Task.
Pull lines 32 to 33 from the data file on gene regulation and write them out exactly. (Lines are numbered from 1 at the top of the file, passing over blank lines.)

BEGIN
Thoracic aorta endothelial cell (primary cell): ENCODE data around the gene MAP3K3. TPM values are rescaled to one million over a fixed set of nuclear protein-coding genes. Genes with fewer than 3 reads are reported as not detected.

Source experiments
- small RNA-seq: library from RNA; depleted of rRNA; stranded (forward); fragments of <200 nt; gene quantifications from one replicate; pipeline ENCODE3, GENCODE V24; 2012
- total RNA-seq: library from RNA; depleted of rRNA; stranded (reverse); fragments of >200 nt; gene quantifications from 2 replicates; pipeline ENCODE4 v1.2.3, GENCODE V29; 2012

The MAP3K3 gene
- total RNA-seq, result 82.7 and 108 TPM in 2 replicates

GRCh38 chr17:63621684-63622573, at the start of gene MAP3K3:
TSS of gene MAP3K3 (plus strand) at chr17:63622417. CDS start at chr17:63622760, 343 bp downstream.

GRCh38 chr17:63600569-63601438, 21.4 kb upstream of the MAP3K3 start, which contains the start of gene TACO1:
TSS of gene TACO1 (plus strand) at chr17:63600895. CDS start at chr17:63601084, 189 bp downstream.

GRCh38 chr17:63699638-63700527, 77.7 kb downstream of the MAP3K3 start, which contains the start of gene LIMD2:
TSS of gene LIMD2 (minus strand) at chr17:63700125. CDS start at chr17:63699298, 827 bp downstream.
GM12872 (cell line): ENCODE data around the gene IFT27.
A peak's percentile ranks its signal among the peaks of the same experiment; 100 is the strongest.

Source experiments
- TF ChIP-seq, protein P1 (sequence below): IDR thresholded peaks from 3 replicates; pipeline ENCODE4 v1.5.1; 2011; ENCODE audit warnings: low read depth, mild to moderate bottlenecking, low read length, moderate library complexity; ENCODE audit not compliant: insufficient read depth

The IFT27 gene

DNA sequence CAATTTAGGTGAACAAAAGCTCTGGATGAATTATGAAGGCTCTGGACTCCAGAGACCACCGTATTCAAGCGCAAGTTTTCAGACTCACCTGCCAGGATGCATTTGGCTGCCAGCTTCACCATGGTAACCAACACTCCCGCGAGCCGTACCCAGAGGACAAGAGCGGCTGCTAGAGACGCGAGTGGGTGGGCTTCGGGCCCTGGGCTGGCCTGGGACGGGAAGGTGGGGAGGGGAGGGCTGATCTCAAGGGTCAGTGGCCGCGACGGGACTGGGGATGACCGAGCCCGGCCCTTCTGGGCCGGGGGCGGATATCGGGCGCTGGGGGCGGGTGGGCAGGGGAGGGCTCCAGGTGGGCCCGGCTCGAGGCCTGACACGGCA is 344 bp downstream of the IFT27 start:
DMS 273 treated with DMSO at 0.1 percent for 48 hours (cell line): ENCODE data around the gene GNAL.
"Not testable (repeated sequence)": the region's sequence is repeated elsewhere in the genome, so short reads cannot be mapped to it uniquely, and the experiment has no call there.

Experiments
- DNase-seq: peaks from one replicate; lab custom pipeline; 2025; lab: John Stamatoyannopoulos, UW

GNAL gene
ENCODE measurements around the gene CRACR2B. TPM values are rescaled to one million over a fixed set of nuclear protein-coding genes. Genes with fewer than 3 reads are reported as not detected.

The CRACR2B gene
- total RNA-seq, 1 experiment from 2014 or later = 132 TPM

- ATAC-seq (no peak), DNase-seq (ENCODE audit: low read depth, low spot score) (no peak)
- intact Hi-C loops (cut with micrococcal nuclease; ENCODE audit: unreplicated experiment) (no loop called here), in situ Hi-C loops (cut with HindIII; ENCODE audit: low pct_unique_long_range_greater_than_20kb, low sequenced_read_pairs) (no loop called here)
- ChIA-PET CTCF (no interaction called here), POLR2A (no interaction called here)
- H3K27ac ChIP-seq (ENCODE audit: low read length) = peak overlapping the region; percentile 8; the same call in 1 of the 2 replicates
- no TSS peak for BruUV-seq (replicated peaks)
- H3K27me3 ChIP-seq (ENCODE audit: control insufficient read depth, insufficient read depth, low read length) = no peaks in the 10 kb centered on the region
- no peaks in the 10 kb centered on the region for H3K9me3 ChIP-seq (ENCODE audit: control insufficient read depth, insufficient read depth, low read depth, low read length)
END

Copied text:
- H3K27me3 ChIP-seq (ENCODE audit: control insufficient read depth, insufficient read depth, low read length) = no peaks in the 10 kb centered on the region
- no peaks in the 10 kb centered on the region for H3K9me3 ChIP-seq (ENCODE audit: control insufficient read depth, insufficient read depth, low read depth, low read length)